Microbiological examination of vegetable seed sprouts in Korea

Hoikyung Kim, Youngjun Lee, Larry R. Beuchat, Bong June Yoon, Jee Hoon Ryu

Research output: Contribution to journalArticlepeer-review

23 Citations (Scopus)


Sprouted vegetable seeds used as food have been implicated as sources of outbreaks of Salmonella and Escherichia coli 0157:H7 infections. We profiled the microbiological quality of sprouts and seeds sold at retail shops in Seoul, Korea. Ninety samples of radish sprouts and mixed sprouts purchased at department stores, supermarkets, and traditional markets and 96 samples of radish, alfalfa, and turnip seeds purchased from online stores were analyzed to determine the number of total aerobic bacteria (TAB) and molds or yeasts (MY) and the incidence of Salmonella, E. coli 0157:H7, and Enterobacter sakazakii. Significantly higher numbers of TAB (7.52 log CFU/g) and MY (7.36 log CFU/g) were present on mixed sprouts than on radish sprouts (6.97 and 6.50 CFU/g, respectively). Populations of TAB and MY on the sprouts were not significantly affected by location of purchase. Radish seeds contained TAB and MY populations of 4.08 and 2.42 log CFU/g, respectively, whereas populations of TAB were only 2.54 to 2.84 log CFU/g and populations of MY were 0.82 to 1.69 log CFU/g on alfalfa and turnip seeds, respectively. Salmonella and E. coli 0157:H7 were not detected on any of the sprout and seed samples tested. E. sakazakii was not found on seeds, but 13.3% of the mixed sprout samples contained this potentially pathogenic bacterium.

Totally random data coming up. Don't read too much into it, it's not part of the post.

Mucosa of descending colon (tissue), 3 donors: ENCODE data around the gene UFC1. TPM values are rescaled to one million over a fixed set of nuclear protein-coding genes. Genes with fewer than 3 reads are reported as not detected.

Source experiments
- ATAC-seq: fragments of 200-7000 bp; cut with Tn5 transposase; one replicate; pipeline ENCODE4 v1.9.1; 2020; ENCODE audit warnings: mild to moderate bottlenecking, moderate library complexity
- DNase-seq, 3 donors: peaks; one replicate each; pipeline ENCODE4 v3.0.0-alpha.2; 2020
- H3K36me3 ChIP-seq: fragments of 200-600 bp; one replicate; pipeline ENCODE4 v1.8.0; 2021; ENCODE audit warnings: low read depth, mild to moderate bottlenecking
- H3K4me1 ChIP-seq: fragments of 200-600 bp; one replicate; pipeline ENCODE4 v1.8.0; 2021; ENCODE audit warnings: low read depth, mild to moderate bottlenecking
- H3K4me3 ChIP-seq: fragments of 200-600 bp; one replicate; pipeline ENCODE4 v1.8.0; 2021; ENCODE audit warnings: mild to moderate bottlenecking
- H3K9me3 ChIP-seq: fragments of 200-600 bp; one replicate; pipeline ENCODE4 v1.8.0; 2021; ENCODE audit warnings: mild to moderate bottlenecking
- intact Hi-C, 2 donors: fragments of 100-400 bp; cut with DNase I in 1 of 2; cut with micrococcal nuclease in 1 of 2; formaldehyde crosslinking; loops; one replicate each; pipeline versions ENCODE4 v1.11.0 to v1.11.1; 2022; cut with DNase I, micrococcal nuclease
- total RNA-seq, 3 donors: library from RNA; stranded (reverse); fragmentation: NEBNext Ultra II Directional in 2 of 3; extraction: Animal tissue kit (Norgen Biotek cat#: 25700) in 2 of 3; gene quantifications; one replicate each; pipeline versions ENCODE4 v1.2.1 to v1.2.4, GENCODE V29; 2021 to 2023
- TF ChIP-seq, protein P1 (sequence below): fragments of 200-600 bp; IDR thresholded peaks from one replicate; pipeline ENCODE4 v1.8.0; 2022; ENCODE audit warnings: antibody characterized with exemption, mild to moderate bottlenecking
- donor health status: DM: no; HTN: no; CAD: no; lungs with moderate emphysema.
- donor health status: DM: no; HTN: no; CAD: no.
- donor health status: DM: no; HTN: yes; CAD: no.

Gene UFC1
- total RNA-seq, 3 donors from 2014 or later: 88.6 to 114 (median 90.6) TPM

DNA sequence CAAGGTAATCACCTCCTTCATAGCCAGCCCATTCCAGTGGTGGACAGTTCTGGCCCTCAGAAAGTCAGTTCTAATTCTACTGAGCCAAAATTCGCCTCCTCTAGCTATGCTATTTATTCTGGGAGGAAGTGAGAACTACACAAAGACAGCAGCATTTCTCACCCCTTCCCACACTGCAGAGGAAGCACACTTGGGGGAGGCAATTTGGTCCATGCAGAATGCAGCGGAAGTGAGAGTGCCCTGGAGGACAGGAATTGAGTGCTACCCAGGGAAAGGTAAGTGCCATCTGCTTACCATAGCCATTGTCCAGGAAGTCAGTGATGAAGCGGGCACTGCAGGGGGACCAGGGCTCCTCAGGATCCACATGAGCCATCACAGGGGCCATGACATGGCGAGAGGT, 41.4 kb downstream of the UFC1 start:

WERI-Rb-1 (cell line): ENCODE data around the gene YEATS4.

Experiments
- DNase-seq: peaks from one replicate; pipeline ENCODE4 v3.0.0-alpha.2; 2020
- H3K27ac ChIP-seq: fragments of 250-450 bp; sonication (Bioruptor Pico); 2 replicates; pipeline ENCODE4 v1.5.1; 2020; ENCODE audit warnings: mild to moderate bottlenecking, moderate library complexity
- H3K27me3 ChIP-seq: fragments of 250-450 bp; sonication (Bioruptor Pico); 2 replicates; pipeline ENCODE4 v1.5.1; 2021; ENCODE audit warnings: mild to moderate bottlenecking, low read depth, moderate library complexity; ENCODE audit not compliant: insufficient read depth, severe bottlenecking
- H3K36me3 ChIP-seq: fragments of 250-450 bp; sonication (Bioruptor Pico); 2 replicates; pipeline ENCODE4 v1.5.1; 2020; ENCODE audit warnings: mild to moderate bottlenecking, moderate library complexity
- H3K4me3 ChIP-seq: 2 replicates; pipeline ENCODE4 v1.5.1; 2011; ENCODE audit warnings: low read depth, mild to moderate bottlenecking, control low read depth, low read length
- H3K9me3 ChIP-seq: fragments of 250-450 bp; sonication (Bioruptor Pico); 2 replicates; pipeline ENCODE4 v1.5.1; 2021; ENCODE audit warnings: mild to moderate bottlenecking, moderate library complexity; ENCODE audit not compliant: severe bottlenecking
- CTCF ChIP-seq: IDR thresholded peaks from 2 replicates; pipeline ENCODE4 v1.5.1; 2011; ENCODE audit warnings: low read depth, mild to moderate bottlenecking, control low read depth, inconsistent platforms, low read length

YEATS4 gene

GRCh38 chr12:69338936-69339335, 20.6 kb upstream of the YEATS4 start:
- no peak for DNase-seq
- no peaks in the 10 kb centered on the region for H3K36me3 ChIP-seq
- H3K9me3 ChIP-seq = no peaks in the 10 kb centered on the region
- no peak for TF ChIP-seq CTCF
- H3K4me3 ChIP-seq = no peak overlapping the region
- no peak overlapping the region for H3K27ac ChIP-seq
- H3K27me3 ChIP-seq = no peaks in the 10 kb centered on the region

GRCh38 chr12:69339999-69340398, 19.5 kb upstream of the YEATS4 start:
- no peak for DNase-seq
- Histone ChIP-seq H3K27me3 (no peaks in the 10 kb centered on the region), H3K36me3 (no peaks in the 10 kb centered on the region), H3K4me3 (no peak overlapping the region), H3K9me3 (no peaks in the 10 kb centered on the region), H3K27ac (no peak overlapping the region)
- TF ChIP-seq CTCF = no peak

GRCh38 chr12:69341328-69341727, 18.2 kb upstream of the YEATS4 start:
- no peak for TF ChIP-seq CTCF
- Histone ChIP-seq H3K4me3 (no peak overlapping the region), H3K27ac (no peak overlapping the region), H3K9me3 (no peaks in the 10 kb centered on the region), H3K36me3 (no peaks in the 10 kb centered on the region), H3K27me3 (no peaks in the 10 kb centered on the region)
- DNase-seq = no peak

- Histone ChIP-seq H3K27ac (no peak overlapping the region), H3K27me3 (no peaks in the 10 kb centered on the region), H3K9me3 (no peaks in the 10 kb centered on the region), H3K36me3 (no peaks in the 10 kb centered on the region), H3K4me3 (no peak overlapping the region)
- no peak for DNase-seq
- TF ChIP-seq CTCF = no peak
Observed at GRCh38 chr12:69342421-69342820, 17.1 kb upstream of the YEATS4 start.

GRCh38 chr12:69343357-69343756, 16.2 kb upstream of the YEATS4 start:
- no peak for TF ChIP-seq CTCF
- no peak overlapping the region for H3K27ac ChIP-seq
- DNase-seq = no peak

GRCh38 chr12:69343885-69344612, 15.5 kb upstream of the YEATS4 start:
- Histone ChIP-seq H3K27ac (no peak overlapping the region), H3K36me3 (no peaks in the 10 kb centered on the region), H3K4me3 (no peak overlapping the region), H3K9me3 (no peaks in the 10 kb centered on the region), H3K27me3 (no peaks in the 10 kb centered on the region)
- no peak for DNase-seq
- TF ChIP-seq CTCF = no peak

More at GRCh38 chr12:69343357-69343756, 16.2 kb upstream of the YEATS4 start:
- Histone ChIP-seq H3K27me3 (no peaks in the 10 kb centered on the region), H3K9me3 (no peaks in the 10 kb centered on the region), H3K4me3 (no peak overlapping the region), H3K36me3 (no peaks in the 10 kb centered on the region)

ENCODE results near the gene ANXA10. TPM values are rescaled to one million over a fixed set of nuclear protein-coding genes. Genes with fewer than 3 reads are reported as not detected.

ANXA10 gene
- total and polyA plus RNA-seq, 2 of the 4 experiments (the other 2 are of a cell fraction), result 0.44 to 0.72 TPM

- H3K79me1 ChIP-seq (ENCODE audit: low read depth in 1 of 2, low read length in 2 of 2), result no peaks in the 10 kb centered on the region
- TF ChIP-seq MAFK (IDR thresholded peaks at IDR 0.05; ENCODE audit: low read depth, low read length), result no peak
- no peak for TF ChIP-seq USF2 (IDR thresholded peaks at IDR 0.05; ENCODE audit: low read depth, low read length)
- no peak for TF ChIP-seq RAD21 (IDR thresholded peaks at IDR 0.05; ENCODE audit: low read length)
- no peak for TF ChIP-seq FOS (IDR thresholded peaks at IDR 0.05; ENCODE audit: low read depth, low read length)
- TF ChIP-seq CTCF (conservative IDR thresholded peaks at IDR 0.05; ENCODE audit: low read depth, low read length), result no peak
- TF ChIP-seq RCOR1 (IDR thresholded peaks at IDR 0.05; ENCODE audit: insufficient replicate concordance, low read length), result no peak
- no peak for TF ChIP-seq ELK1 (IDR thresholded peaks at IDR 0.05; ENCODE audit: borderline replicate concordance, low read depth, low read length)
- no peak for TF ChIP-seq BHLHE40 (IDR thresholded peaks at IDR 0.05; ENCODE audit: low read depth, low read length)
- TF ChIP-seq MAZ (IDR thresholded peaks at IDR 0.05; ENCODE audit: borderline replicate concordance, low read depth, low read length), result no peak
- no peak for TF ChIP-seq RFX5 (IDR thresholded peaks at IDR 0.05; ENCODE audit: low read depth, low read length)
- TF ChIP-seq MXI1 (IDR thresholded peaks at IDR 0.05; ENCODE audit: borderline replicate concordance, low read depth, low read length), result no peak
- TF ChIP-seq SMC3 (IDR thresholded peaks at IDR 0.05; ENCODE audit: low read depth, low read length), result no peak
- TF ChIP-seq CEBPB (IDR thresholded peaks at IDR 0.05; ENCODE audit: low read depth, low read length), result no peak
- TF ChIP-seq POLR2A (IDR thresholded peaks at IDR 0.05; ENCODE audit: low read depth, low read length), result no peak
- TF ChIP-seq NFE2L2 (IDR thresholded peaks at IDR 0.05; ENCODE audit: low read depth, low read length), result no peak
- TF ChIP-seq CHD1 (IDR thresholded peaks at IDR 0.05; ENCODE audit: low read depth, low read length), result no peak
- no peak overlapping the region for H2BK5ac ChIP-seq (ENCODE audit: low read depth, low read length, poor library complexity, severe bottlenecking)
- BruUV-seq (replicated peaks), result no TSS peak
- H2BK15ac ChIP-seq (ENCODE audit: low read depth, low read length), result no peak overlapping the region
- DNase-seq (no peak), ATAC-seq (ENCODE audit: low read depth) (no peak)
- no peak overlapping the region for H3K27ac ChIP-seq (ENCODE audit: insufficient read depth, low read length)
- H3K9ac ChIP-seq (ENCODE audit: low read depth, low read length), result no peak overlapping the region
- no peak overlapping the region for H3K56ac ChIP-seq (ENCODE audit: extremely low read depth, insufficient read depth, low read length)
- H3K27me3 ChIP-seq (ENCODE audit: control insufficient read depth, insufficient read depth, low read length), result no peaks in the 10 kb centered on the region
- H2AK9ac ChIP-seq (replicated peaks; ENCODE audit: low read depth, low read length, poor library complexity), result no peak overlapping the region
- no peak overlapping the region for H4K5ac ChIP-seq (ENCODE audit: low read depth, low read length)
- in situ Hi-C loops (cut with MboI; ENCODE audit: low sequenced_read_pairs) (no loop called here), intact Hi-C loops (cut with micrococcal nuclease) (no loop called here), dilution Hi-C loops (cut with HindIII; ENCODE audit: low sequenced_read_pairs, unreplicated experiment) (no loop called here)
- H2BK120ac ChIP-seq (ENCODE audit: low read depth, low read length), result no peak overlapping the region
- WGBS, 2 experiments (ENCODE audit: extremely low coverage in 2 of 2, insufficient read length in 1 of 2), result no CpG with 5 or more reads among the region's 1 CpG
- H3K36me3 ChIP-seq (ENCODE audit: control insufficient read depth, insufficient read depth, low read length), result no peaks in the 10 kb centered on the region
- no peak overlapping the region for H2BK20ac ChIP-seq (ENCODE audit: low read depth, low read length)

Original languageEnglish
Pages (from-to)856-859
Number of pages4
JournalJournal of Food Protection
Issue number4
Publication statusPublished - 2009 Apr

ASJC Scopus subject areas

  • Food Science
  • Microbiology


Dive into the research topics of 'Microbiological examination of vegetable seed sprouts in Korea'. Together they form a unique fingerprint.

Cite this